Humans first landed on the moon 50 years ago on July 20. Former astronaut Michael Collins was a member of the historic mission.

: 7/19/19

In an early version of the audio, we incorrectly referred to the far side of the moon as the dark side of the moon.

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Now, time for sports.

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Barry is now a hurricane as it makes landfall on Louisiana's coast to the west of New Orleans. The storm is expected to dump more than a foot of rain in some places and cause flash flooding. NPR's Debbie Elliott is in New Orleans. Debbie, thanks so much for being with us.

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There is probably a lot of sordidness to uncover in the story of Jeffrey Epstein, in custody this weekend after being charged with sex trafficking. He already served 13 months, a decade ago, on a "work release" where he could go to his office in Palm Beach for twelve hours a day.

It is sickening to recount the new charges: Epstein luring underage girls — children — into his various mansions, and forcing them into sex acts.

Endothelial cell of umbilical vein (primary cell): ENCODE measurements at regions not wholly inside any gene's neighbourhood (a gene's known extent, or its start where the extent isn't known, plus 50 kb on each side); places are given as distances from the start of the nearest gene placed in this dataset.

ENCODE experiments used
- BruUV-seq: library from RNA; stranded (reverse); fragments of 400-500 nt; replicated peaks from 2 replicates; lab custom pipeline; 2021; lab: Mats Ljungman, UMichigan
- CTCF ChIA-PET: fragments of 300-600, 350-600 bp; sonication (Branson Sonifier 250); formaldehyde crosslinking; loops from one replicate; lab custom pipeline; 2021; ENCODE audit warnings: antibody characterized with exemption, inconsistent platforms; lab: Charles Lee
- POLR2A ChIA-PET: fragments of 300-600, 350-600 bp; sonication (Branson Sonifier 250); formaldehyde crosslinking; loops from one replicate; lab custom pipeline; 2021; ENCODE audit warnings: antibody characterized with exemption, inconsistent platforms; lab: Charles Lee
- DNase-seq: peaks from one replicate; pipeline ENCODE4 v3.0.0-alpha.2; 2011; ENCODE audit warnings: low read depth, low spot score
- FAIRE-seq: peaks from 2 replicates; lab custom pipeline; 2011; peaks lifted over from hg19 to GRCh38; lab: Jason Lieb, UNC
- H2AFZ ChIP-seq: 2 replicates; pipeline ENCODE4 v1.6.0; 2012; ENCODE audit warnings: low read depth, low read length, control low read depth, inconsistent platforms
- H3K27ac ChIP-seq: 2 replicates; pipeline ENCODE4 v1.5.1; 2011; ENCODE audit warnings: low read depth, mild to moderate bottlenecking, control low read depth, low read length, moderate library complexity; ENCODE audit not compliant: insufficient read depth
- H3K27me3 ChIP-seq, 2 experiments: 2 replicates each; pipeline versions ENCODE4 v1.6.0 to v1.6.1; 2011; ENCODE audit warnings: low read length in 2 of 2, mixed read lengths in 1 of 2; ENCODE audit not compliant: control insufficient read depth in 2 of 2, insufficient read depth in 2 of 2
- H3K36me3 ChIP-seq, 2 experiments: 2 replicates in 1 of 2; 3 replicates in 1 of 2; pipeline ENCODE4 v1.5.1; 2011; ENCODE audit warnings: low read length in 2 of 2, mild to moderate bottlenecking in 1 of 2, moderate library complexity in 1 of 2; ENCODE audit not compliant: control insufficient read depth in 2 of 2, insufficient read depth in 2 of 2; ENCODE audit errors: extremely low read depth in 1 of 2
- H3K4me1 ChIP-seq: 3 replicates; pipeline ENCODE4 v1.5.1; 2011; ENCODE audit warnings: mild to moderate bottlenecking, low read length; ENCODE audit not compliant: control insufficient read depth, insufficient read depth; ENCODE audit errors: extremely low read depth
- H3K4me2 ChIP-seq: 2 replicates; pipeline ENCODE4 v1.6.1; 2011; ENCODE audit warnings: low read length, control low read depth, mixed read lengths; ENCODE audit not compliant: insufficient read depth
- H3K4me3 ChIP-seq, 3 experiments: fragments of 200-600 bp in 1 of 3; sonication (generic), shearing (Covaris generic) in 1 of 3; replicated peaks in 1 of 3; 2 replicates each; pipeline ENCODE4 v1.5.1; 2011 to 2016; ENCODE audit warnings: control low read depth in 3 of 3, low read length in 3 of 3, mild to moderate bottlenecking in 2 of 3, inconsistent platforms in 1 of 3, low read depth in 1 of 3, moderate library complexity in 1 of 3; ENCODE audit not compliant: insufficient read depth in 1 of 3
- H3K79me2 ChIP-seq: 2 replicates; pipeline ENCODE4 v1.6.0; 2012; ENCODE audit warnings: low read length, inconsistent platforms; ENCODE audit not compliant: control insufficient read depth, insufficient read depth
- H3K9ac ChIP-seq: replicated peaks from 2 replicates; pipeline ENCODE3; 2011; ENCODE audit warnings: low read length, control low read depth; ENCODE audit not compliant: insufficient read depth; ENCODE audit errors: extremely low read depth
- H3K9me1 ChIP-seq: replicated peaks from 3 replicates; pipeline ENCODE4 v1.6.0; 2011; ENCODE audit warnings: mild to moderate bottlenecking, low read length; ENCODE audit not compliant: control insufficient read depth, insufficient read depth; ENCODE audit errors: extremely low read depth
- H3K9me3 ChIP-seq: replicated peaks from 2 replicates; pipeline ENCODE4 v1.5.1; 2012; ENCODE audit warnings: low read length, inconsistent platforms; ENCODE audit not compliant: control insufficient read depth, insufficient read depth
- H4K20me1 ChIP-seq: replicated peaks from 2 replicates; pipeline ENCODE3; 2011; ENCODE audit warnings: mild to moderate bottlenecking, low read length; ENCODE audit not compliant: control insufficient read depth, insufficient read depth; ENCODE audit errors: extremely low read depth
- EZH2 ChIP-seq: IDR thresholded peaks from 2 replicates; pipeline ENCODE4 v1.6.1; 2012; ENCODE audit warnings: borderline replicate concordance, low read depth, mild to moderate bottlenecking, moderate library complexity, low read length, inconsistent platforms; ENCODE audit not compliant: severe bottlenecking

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We've asked you to tell us about your signature song, the song that's become almost a part of you. Today, we hear from Toby Lineaweaver from Woods Hole, Mass. His story starts in the summer of 1973 when he was 19.

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No matter what else is happening in the world, it's time for sports.

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SIMON: A new name on top at Wimbledon and lots of new jerseys on a lot of NBA free agents. NPR's Tom Goldman joins us.

Good morning, Tom.

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The U.S. Patent and Trademark Office has ruled it is not OK for rapper Cardi B to trademark one of her signature catchphrases.

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CARDI B: Okurrr.

MONTAGNE: One more time.

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Stand-up comedian Brian Regan has been on the road performing almost nonstop since the 1980s.